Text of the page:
Nicole Mann becomes the first Native American woman in space during the Crew-5 mission | Space

Nicole Mann became the first Native American woman in space when she blasted off at the controls of a flight to the international space station Wednesday, which also included the first Russian to join a US spaceflight since the invasion of Ukraine.

Mann’s trip on the launch vehicle, which consists of a SpaceX Falcon 9 rocket topped with a Crew Dragon capsule named Endurance, lifted off as scheduled at noon from NASA’s Kennedy Space Center in Cape Canaveral, Florida.

The four-member crew is expected to arrive at the ISS after about 29 hours Thursday evening to begin a 150-day science mission aboard the orbiting laboratory 420 km above Earth.

The mission, designated Crew-5, marks the ISS’ fifth full-fledged crew. NASA has flown in a SpaceX vehicle since the private rocket company, founded by Tesla owner Elon Musk, began sending American astronauts aloft in May 2020.

Mann, 45, is a veteran combat pilot who made spaceflight history not only as the first Indigenous woman in orbit, but also as the first woman to command a Crew Dragon capsule.

His team includes Russian cosmonaut Anna Kikina, who hitches alongside American astronaut Josh Cassada and Japanese Koichi Wakata.

The rocket takes off from Cape Canaveral. Photograph: Steve Nesius/Reuters

Mann is a US Marine Corps colonel who has served combat missions in Iraq and Afghanistan and holds a master’s degree in engineering, specializing in fluid mechanics.

She is a registered member of the Wailacki of the Round Valley Indian Tribes. The only other Native American to enter orbit is John Herrington, who flew on a shuttle mission in 2002.

“I’m very proud,” Mann said of his historic trip before takeoff. “It’s important that we celebrate our diversity and really communicate it specifically to the younger generation.”

Referring to the excitement her trip generated among some Native American communities, she said, “It’s really, I think, an audience that we don’t get to reach very often.”

The Crew-5 mission is also notable for the inclusion of Kikina, 38, the only female cosmonaut on active duty for Russia’s Roscosmos space agency, and the first Russian to fly aboard an American spacecraft since the Russia invaded Ukraine in February. The last Russian cosmonaut to ride an American rocket into orbit was in 2002, on a NASA space shuttle.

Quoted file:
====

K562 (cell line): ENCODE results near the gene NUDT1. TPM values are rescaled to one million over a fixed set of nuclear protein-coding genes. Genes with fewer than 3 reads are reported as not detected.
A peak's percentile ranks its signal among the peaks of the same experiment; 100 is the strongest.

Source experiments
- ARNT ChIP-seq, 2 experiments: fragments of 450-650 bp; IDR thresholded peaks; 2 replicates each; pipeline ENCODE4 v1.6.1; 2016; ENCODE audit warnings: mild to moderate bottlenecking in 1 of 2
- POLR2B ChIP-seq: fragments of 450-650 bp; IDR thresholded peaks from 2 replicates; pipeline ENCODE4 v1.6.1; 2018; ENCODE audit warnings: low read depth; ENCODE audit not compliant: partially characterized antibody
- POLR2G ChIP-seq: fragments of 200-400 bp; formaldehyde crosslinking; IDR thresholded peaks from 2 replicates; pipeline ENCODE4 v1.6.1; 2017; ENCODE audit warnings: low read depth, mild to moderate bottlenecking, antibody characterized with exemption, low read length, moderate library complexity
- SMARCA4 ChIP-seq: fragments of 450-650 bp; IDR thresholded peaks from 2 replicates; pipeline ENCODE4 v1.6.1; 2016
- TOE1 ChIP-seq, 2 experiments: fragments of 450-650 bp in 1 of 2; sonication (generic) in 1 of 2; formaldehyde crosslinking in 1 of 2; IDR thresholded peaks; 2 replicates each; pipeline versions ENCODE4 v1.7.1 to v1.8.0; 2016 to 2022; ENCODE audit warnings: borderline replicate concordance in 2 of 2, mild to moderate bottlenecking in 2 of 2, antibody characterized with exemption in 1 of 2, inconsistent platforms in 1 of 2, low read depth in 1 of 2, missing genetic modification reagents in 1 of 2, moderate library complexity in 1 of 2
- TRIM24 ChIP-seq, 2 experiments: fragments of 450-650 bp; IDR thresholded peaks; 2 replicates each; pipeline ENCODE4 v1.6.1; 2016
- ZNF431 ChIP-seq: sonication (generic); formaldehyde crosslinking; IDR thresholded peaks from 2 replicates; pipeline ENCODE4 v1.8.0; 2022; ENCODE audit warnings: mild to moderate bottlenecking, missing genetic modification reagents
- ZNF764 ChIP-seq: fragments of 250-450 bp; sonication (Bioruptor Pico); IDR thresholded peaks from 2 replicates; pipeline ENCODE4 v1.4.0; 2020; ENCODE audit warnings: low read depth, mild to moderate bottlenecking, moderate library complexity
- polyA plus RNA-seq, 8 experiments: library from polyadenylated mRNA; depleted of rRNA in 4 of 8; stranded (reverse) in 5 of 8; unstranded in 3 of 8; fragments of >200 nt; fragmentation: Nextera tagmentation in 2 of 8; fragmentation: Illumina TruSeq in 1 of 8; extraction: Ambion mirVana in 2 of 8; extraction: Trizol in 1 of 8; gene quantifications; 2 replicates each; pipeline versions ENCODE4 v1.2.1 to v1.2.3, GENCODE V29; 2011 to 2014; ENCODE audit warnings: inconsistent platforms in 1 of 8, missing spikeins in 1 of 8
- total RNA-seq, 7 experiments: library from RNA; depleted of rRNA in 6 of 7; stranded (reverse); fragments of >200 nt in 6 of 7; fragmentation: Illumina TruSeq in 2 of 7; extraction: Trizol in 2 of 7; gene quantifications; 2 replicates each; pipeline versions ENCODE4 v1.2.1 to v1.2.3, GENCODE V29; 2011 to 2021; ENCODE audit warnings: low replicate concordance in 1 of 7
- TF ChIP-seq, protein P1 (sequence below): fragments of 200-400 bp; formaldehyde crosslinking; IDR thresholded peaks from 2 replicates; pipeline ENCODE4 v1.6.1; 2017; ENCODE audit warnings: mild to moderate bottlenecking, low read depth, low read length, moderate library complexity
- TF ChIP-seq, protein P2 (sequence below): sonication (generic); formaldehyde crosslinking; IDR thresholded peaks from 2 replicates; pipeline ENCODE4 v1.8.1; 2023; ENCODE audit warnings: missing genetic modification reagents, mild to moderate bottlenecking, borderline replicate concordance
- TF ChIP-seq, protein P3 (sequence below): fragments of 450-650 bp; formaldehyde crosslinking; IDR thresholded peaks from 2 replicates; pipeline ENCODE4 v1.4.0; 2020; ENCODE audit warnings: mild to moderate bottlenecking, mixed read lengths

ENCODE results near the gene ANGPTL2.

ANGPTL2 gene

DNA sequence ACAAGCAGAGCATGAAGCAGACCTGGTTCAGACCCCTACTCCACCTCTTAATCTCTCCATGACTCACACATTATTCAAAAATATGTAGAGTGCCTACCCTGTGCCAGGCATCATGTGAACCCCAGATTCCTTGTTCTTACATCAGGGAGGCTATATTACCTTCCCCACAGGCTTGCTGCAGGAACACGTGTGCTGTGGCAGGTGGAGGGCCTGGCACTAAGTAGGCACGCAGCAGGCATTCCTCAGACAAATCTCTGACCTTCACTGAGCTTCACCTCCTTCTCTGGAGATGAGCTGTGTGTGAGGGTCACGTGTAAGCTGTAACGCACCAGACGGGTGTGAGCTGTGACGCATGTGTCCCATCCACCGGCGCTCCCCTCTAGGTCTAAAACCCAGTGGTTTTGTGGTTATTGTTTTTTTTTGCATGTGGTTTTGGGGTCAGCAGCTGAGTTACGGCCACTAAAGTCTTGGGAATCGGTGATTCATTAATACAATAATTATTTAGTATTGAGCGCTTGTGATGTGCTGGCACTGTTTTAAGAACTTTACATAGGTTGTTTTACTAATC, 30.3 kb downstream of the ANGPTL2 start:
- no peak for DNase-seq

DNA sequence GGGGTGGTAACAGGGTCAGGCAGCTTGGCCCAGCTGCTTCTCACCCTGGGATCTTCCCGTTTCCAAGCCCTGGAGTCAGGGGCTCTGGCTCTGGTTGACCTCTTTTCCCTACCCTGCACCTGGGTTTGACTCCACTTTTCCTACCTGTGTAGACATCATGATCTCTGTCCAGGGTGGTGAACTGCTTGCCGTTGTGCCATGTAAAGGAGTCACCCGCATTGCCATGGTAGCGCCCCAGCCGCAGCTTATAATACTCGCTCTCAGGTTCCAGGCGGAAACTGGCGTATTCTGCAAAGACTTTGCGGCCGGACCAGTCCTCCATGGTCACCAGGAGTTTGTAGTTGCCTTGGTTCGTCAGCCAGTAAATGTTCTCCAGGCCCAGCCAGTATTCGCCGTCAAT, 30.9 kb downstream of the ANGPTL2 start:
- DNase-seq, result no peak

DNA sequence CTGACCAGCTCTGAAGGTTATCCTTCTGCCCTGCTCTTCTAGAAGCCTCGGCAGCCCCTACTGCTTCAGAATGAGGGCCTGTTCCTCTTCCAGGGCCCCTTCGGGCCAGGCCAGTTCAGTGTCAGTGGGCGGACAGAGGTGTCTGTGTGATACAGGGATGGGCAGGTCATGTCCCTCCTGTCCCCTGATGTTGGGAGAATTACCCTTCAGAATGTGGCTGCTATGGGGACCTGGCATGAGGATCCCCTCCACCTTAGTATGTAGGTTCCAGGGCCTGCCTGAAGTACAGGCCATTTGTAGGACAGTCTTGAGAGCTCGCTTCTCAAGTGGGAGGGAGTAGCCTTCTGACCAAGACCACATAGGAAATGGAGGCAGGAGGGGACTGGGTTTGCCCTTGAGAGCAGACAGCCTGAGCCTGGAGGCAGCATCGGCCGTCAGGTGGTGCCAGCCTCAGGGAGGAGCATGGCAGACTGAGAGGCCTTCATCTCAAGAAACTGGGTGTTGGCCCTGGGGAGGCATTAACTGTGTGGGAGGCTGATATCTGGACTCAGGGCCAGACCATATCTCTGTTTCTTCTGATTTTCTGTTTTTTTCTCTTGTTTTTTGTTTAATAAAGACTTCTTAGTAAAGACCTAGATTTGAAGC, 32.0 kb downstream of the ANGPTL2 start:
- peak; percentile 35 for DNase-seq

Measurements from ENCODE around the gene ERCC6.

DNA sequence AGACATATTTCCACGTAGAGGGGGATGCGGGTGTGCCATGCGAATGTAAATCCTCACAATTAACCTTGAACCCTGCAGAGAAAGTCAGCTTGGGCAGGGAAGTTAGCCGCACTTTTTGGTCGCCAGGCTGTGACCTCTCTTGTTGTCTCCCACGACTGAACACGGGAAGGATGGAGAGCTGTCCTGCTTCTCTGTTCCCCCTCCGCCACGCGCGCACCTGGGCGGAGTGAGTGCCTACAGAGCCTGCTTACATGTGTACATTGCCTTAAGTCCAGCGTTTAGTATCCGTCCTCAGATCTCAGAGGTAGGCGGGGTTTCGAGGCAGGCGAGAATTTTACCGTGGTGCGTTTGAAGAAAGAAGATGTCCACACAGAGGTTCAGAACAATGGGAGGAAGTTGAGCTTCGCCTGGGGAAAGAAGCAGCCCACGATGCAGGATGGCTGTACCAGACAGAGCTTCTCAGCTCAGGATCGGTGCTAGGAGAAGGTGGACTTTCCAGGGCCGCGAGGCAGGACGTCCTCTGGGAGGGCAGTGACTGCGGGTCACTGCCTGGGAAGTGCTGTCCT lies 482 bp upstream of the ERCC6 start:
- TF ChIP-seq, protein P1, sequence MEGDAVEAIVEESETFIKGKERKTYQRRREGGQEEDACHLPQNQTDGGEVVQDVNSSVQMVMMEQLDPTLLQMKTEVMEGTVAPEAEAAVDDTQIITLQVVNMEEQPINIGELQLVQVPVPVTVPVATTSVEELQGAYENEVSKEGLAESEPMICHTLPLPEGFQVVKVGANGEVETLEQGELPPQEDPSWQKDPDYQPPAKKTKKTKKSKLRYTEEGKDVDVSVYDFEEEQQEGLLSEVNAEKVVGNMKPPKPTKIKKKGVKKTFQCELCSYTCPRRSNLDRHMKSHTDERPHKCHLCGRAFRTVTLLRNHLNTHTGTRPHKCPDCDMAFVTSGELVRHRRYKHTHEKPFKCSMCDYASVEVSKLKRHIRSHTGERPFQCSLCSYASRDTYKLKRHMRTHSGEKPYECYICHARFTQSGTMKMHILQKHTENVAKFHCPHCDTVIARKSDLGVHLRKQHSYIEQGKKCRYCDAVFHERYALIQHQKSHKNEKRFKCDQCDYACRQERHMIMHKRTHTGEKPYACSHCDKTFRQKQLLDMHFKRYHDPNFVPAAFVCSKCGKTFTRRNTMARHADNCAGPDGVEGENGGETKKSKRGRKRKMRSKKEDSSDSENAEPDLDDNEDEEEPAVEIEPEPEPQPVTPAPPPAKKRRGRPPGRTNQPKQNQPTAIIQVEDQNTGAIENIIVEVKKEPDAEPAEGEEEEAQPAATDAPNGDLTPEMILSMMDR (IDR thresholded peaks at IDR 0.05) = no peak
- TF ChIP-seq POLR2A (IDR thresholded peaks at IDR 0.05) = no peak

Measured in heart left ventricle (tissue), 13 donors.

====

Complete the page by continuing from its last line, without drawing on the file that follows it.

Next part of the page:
Kikina trades places with a Nasa astronaut who boarded a Russian Soyuz flight to the ISS last month, as part of a new carpool agreement signed by Nasa and Roscosmos in July.

She would only be the fifth Russian woman in space. “In general, for me, it doesn’t matter,” she explained in a recent interview. “But I realize that because I represent the people of my country.”

The Crew-5 team will be hosted by seven existing occupants of the ISS – the Crew-4 team made up of three Americans and an Italian astronaut, as well as two Russians and a NASA astronaut who flew with them in orbit on a Soyuz flight.

The newcomers are tasked with conducting more than 200 experiments, many of which focus on medical research ranging from 3D bioprinting human tissue to studying bacteria grown in microgravity.

US-Russian space cooperation has been tested like never before since Russia invaded Ukraine in February, leading the Biden administration to impose sweeping sanctions on Moscow.

During a press conference with NASA and SpaceX on Monday, a senior Roscosmos official, Sergei Krikalev, said his agency had approval to continue with the ISS until 2024 and hoped to obtain “permission” from the Kremlin to further expand the partnership, until Russia builds a new space station.

NASA hopes to operate the ISS with its existing partners until around 2030.

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